If Michieletto is saying anything during the course of this slowly cooking surreal world, apart from giving his audience a crack at Berger's ways of seeing, it's perhaps that the world we look at in art can be transformational, that art does mimic life and, as he majestically presents it, vice-versa. It seems a far cry from Charles X's big day but Michieletto ingeniously brings into the picture François Gérard's 1825 painting, "The coronation of Charles X”, to be unveiled at the exhibition opening. In what leads to a spectacle-rich conclusion, characters that appear to have stepped out of one painting (something of an unappreciated and tired Classical Roman-set historical Enlightenment work) over the course of the day, take their place to recreate Gérard's painting in a magnificent tableau vivant that subsequently morphs into the 'real' (photo image) of the work.

Il viaggio a Reims, Teatro dell'opera do Roma
Getting there wasn't so straightforward for the uninitiated with so many attention-seeking characters making their entrance (how can they not be while dazzling with the score's flamboyant and devilishly difficult vocal writing), not as Rossini originals and, often illogically, at odds with Luigi Balocchi's libretto which does, at least, get some revision.

For this final performance, some of the lead roles were taken by the second cast who stepped into their parts with aplomb. Other roles were filled with a young batch of developing singers who, for the most part, meet the demands but whose vocal enthusiasm at times obstructed the underlying heart of their music.

Madame Cortese, who soprano Valentina Varriale sung with lovely embroidered elegance and ample richness, is the gallery curator, a stylish, bespectacled and hard-nailed sort who is preparing for the exhibition opening. Smooth and oaky bass-baritone Nicola Ulivieri distinguished himself superbly as Don Profondo, scholar and lover of antiquities in the original, here a learned fine art auctioneer. Soprano Adriana Ferfecka shone honourably as Corinna, a coy art student, opening up with delightfully sweet lyricism and taking it away in her radiantly secure final extended aria.

After an unremarkable start to the busy preparations at Madame Cortese's gallery, the purity and agility of Maria Aleida's honeyed soprano was the first to impress as Countess Folleville, the fashionable, bonneted young widow. Rossini's Lord Sidney, is a restoration technician who falls in love with the woman in the painting he is working on and was depicted with a refined and mellowed romantic sensibility by bass Adrian Sâmpetrean. An excellent display also came from suave-voiced baritone Davide Giangregorio as the check-shirted, hard-hatted foreman, Antonio, and Cecilia Molinari's rich, dark and exquisite Melibea.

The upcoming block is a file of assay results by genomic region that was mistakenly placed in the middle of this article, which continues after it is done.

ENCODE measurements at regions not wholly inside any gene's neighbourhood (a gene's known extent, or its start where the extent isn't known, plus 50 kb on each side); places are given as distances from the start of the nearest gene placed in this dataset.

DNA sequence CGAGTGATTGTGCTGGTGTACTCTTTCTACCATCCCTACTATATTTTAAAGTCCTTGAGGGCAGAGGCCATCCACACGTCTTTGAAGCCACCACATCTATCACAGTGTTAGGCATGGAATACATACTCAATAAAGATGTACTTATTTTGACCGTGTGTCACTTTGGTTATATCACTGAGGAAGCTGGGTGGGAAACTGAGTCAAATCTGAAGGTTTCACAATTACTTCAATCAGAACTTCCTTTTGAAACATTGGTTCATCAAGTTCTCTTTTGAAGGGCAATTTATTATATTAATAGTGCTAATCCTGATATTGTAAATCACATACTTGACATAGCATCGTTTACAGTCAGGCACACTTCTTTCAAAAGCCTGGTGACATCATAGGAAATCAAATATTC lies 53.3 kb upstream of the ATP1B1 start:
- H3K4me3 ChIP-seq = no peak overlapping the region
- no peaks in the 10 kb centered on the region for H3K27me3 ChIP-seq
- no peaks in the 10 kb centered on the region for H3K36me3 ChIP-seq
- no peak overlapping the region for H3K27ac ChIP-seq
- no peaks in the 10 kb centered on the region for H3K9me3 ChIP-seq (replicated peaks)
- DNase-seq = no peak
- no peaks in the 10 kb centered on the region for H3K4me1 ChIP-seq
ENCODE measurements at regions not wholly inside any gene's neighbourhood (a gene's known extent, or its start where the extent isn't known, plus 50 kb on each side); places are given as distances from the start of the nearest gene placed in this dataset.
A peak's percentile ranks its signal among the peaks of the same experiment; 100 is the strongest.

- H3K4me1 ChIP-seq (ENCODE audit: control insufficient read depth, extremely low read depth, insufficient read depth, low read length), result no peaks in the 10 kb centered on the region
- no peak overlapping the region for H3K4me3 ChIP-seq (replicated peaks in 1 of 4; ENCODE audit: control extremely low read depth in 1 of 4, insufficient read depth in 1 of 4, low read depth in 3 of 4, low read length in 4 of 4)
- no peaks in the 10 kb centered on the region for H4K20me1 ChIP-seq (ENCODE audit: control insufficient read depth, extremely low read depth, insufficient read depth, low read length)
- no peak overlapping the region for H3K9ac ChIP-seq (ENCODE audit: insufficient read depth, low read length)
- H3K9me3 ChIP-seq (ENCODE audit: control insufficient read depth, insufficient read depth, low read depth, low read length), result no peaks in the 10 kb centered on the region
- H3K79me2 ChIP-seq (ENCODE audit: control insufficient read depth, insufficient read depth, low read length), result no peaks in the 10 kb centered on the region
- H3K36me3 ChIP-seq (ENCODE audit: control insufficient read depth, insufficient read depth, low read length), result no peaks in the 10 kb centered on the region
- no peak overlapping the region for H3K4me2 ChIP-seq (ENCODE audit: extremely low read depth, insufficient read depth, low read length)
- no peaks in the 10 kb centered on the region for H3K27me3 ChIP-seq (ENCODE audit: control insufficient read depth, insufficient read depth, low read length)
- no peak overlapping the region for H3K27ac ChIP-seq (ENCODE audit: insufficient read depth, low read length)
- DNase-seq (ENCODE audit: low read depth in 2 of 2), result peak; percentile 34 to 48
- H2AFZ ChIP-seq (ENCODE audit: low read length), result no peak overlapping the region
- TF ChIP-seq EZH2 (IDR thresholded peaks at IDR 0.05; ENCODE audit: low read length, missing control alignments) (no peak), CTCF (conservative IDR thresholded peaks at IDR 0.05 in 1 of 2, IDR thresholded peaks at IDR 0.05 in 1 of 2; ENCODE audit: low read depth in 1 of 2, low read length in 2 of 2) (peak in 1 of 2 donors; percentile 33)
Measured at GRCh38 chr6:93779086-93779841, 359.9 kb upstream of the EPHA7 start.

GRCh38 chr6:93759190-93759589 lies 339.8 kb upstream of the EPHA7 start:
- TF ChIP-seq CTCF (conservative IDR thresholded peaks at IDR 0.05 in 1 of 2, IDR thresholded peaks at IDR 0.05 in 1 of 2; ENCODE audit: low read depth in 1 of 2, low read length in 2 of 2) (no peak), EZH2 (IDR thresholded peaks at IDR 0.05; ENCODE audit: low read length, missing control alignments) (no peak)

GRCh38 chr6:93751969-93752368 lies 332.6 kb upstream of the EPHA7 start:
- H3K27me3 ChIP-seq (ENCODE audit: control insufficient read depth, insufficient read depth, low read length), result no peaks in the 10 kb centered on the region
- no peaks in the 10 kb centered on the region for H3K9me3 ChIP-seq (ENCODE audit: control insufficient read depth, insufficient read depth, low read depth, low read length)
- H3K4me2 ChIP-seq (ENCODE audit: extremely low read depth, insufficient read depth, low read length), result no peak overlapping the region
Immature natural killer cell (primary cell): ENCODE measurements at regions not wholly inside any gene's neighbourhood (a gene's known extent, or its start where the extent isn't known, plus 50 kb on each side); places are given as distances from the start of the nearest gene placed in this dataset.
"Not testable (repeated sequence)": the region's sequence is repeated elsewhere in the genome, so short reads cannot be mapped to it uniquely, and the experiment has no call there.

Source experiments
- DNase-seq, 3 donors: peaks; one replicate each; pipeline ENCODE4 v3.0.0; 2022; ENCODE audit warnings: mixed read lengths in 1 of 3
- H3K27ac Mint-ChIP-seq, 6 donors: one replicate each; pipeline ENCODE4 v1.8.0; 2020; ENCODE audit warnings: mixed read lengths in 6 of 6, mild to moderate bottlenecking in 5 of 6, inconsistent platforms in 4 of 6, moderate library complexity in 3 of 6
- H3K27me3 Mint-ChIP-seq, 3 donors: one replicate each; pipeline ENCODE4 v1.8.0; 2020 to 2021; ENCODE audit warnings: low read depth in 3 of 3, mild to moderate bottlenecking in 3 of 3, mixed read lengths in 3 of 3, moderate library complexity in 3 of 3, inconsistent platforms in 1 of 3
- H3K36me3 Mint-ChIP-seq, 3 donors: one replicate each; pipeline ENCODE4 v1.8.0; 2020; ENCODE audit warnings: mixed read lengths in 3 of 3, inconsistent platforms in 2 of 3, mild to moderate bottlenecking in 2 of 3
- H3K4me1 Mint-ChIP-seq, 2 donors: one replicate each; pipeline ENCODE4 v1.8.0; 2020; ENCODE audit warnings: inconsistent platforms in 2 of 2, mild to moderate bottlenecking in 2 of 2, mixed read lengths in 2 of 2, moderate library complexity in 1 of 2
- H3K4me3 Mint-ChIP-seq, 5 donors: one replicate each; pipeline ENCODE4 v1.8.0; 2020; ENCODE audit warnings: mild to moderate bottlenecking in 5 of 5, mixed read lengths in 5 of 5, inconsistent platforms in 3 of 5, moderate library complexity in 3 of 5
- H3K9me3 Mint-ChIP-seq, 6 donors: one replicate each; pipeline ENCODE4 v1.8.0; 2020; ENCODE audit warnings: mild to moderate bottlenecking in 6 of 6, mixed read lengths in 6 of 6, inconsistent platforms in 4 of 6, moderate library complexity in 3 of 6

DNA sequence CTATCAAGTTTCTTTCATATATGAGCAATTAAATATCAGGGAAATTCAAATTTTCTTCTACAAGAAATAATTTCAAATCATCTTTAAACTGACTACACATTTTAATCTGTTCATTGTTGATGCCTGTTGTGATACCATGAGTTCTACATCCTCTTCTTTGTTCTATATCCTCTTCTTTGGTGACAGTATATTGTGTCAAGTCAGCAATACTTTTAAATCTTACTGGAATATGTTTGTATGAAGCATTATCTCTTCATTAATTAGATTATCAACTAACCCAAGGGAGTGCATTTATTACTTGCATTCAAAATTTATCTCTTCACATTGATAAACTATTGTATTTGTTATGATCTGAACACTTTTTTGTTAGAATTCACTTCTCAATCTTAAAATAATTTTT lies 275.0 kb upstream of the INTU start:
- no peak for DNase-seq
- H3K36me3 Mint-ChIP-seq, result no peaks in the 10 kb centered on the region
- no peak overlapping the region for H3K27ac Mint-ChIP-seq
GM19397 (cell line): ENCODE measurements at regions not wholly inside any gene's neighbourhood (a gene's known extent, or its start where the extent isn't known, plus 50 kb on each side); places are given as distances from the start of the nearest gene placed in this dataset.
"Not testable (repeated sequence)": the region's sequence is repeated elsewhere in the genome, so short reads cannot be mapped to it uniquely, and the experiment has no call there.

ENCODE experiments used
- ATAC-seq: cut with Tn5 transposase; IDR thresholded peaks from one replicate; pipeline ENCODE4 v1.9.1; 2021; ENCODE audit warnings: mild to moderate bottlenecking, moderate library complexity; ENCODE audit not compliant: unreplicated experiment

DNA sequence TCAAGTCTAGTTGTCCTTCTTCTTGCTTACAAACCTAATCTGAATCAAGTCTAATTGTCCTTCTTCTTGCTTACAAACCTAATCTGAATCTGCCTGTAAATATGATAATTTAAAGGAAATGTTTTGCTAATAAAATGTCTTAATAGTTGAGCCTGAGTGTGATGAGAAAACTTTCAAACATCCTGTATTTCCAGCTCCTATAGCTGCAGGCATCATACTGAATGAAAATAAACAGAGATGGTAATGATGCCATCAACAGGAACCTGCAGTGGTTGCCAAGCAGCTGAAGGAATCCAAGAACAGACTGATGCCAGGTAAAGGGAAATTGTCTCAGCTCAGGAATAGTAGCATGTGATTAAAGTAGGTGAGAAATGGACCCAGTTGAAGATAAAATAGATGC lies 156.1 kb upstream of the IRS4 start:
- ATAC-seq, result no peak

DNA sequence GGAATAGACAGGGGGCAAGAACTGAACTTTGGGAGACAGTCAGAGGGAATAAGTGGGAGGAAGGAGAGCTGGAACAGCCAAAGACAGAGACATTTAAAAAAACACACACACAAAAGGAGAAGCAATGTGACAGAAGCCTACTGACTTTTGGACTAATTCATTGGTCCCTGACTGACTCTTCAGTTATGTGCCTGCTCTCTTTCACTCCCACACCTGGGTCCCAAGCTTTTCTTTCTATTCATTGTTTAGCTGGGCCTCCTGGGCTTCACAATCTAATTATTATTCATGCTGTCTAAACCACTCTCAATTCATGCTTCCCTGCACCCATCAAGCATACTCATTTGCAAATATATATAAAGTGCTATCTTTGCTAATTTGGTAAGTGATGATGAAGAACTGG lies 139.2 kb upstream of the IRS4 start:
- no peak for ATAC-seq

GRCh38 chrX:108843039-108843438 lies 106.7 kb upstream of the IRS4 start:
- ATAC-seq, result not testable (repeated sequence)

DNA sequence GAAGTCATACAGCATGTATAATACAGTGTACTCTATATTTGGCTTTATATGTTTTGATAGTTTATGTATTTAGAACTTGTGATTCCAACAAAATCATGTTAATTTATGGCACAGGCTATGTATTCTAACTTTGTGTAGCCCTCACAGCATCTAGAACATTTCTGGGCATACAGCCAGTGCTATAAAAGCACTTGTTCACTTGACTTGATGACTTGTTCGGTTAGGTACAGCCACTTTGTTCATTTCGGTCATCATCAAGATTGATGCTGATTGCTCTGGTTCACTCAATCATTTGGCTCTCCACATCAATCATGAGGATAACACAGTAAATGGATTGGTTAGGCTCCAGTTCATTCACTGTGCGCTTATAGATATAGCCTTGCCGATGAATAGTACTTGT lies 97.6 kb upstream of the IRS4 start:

Characterful bass Bruno De Simone, singing the role of Barone di Trombonok as a dishevelled history painting subject, becomes the dignified archbishop in the final tableaux. Not so fulfilling were the tenors on the night but Cristian Collia acquitted himself admirably as Zefirino and Juan Francisco Gatell developed nicely with his warmth and luminosity as Belfiore.

A well-prepared large chorus of cleaners, white overalled exhibition labourers and gallery staff worked the music and stage with great appeal. What emanated from the pit under conductor Stefano Montanari, however, despite the fine musicianship on show and eloquence of style, failed to consistently deliver Rossini's inimitable effervescence.

All in all, Michieletto's production worked its magic but knowing who is who in Rossini's menagerie and who they are represented as in Michieletto's interpretation takes a little getting used to.


Teatro dell'Opera di Roma
Until 24th June.


Production Photos: Yasuko Kageyama





Friday, June 16, 2017

Pinchgut Opera's visually succulent, musically beaming and conceptually clever Baroque Triple Bill


In the 15 years since Sydney's Pinchgut Opera have been successfully building its reputation in bringing rarely performed 18th century operatic works to the stage, the challenges might not have been greater than those faced in staging a triple bill, their latest new production that opened on Thursday night.

Lauren Zolezzi as Cupid and Richard Anderson as Anacréon
Taking two mid-18th century French actes-de-ballet or single act ballet-operas by Jean-Philippe Rameau, Anacréon and Pigmalion, and sandwiching between them a popular intermezzo in its day, Leonardo Vinci's Erighetta e Don Chilone, Artistic Director and conductor Erin Helyard's attempt to capture the spirit of that "...hothouse atmosphere of Paris in the 1750s", goes far in perhaps questioning the merits or not of an Enlightenment debate. From my perspective, the heat was somewhat lacking. Nonetheless, it's a visually succulent and musically beaming exposition of long-forgotten works that focus on the universal theme of love and its accompanying ungraspable quirks, of wine, art and self in an evening, including interval, that ends in under 140 minutes.